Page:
Goal 10: Reduced Inequalities

Why Unlearning Is As Important As Learning

Books to read this Black History Month and beyond

By hannah rochell
27 september 2021

The Black Lives Matter movement highlighted more clearly than ever the need for white people to acknowledge that our society has ingrained unconscious biases and prejudices that we might not even be aware of. These have myriad negative impacts on the Black community and beyond. The whitewashing of history, from the celebration of British colonialism to the founding of the United States of America, means that many of us have a skewed perspective of how the world we live in today was shaped. Did you know, for example, that until as recently as 2015 the British Government was using tax payers’ money to give billions of pounds to the families of slave owners in compensation for the abolition of slavery, but not a penny to the actual enslaved people? 

It’s not our fault we weren’t taught these things at school, but it’s our responsibility as adults to get up to speed now. So while we experience the biggest civil rights movement since the 1960s, get yourself educated on everything you’ve missed with these great reads. It might just change the way you look at the world...

What White People Can Do Next: From Allyship To Coalition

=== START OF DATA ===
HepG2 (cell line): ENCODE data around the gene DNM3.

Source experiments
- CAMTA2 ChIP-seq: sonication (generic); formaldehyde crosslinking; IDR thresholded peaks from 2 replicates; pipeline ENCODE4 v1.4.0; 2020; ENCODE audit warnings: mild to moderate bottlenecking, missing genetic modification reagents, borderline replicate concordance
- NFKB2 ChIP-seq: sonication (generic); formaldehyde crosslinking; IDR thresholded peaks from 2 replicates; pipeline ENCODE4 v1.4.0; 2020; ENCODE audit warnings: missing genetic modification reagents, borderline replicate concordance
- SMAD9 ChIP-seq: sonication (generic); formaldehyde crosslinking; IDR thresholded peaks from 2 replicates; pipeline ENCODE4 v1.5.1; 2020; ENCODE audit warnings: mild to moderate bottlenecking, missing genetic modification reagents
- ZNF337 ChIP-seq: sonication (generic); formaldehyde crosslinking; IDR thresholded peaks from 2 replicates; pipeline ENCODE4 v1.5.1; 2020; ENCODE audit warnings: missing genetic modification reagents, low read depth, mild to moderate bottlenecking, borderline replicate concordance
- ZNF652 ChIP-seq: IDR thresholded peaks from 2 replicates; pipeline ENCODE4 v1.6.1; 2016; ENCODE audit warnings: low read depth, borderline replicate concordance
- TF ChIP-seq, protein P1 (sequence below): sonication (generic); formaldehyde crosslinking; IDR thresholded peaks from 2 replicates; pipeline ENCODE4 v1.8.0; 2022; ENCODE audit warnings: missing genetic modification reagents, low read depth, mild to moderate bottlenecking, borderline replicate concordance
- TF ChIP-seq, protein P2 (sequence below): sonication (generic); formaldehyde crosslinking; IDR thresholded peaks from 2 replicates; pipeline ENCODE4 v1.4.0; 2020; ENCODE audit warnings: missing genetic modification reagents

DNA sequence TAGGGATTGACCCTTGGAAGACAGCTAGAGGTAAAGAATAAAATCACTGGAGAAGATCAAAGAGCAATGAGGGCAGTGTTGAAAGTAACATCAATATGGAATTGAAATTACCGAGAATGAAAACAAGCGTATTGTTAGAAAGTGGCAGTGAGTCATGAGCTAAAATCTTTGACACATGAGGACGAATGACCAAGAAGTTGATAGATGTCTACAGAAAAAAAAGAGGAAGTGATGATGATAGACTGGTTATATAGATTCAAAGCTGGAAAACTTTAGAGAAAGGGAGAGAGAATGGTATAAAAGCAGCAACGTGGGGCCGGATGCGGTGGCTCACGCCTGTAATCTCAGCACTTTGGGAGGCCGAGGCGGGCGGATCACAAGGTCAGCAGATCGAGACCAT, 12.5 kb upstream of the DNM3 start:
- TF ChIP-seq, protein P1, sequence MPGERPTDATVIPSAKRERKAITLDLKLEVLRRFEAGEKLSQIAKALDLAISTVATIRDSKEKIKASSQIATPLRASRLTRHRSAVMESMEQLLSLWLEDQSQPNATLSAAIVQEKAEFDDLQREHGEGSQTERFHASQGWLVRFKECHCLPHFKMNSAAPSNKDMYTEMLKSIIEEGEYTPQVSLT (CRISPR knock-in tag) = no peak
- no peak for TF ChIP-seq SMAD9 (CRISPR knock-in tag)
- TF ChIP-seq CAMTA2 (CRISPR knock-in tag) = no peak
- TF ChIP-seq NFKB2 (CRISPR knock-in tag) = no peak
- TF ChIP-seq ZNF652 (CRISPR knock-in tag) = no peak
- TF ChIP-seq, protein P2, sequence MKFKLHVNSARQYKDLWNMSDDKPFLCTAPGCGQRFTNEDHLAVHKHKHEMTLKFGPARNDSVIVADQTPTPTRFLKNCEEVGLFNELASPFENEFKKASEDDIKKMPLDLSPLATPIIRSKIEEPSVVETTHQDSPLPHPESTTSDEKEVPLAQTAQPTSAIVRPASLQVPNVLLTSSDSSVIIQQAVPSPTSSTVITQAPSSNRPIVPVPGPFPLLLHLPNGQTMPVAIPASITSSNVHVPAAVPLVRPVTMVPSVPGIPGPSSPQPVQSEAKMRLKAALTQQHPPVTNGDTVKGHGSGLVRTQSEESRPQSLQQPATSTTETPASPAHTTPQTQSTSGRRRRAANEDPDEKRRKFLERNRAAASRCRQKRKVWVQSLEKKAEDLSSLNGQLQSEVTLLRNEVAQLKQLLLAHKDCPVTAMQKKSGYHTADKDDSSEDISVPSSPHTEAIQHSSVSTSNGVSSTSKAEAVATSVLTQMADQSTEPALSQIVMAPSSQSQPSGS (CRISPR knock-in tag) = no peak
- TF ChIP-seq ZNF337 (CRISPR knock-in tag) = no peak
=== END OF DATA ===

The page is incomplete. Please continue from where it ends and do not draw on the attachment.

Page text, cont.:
by Emma Dabiri

From the author of the acclaimed Don’t Touch My Hair (another excellent read), Emma Dabiri’s latest book is a collection of essays offering practical advice that empowers white people to take action in the fight against systemic racism. Using her academic background (Dabiri is also a historian and TV presenter), lived experiences and a healthy dose of wit, she encourages us to stop the denial, abandon guilt and interrogate capitalism. 

Girl: Essays On Black Womanhood

by Kenya Hunt 

Featuring contributions from celebrated Black voices including author Candice Carty-Williams and the blogger-turned-entrepreneur Freddie Harrel, journalist Kenya Hunt, who was the first Black deputy editor of Elle UK, explores what it means to be Black, a women, a mother and a global citizen in the world today.  

Black and British: A Forgotten History

by David Olusoga

Recently revised to include a chapter on the Windrush scandal as well as the Black Lives Matter protests of 2020, this book looks back as far as Roman Britain before taking in Elizabethan ‘blackamoors’, the slave trade, Black Britons fighting in both World Wars and the author’s own lived experiences, covering parts of British history that have been overlooked - or even denied - for centuries.